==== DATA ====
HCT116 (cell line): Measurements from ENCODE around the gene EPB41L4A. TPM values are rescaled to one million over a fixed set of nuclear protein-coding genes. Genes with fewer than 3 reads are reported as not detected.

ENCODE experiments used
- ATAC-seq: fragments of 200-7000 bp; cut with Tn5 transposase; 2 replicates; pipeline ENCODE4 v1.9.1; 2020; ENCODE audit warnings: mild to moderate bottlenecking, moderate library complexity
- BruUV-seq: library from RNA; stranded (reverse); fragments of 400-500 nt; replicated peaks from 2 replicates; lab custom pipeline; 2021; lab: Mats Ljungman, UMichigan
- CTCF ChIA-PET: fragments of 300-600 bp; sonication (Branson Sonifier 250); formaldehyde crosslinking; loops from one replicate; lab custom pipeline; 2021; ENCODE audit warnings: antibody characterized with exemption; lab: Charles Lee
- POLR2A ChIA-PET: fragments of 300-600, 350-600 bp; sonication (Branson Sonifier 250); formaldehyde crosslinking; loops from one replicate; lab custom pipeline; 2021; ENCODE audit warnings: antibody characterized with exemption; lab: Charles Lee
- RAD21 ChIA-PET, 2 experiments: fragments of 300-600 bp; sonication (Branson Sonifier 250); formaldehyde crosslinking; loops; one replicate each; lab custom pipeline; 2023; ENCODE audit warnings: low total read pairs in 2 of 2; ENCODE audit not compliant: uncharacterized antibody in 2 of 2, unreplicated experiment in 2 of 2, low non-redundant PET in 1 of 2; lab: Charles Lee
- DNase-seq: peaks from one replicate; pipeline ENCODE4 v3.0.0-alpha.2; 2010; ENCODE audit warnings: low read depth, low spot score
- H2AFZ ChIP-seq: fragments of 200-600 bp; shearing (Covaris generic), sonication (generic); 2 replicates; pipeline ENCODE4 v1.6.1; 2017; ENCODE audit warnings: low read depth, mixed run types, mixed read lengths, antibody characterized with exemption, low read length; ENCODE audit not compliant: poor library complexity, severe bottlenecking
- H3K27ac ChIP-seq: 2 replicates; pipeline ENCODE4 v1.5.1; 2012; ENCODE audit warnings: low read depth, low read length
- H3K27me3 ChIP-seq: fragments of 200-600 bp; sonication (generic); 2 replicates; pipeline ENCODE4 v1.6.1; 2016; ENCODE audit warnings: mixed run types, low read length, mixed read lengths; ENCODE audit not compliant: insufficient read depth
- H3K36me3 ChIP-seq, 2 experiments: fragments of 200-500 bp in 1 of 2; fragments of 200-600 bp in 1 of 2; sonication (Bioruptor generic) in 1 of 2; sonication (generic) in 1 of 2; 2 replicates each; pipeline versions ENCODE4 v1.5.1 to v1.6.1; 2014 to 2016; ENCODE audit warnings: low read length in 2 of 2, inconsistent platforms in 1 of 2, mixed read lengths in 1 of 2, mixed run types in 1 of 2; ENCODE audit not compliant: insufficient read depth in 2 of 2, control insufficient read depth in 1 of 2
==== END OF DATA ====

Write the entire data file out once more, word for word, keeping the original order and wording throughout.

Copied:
HCT116 (cell line): Measurements from ENCODE around the gene EPB41L4A. TPM values are rescaled to one million over a fixed set of nuclear protein-coding genes. Genes with fewer than 3 reads are reported as not detected.

ENCODE experiments used
- ATAC-seq: fragments of 200-7000 bp; cut with Tn5 transposase; 2 replicates; pipeline ENCODE4 v1.9.1; 2020; ENCODE audit warnings: mild to moderate bottlenecking, moderate library complexity
- BruUV-seq: library from RNA; stranded (reverse); fragments of 400-500 nt; replicated peaks from 2 replicates; lab custom pipeline; 2021; lab: Mats Ljungman, UMichigan
- CTCF ChIA-PET: fragments of 300-600 bp; sonication (Branson Sonifier 250); formaldehyde crosslinking; loops from one replicate; lab custom pipeline; 2021; ENCODE audit warnings: antibody characterized with exemption; lab: Charles Lee
- POLR2A ChIA-PET: fragments of 300-600, 350-600 bp; sonication (Branson Sonifier 250); formaldehyde crosslinking; loops from one replicate; lab custom pipeline; 2021; ENCODE audit warnings: antibody characterized with exemption; lab: Charles Lee
- RAD21 ChIA-PET, 2 experiments: fragments of 300-600 bp; sonication (Branson Sonifier 250); formaldehyde crosslinking; loops; one replicate each; lab custom pipeline; 2023; ENCODE audit warnings: low total read pairs in 2 of 2; ENCODE audit not compliant: uncharacterized antibody in 2 of 2, unreplicated experiment in 2 of 2, low non-redundant PET in 1 of 2; lab: Charles Lee
- DNase-seq: peaks from one replicate; pipeline ENCODE4 v3.0.0-alpha.2; 2010; ENCODE audit warnings: low read depth, low spot score
- H2AFZ ChIP-seq: fragments of 200-600 bp; shearing (Covaris generic), sonication (generic); 2 replicates; pipeline ENCODE4 v1.6.1; 2017; ENCODE audit warnings: low read depth, mixed run types, mixed read lengths, antibody characterized with exemption, low read length; ENCODE audit not compliant: poor library complexity, severe bottlenecking
- H3K27ac ChIP-seq: 2 replicates; pipeline ENCODE4 v1.5.1; 2012; ENCODE audit warnings: low read depth, low read length
- H3K27me3 ChIP-seq: fragments of 200-600 bp; sonication (generic); 2 replicates; pipeline ENCODE4 v1.6.1; 2016; ENCODE audit warnings: mixed run types, low read length, mixed read lengths; ENCODE audit not compliant: insufficient read depth
- H3K36me3 ChIP-seq, 2 experiments: fragments of 200-500 bp in 1 of 2; fragments of 200-600 bp in 1 of 2; sonication (Bioruptor generic) in 1 of 2; sonication (generic) in 1 of 2; 2 replicates each; pipeline versions ENCODE4 v1.5.1 to v1.6.1; 2014 to 2016; ENCODE audit warnings: low read length in 2 of 2, inconsistent platforms in 1 of 2, mixed read lengths in 1 of 2, mixed run types in 1 of 2; ENCODE audit not compliant: insufficient read depth in 2 of 2, control insufficient read depth in 1 of 2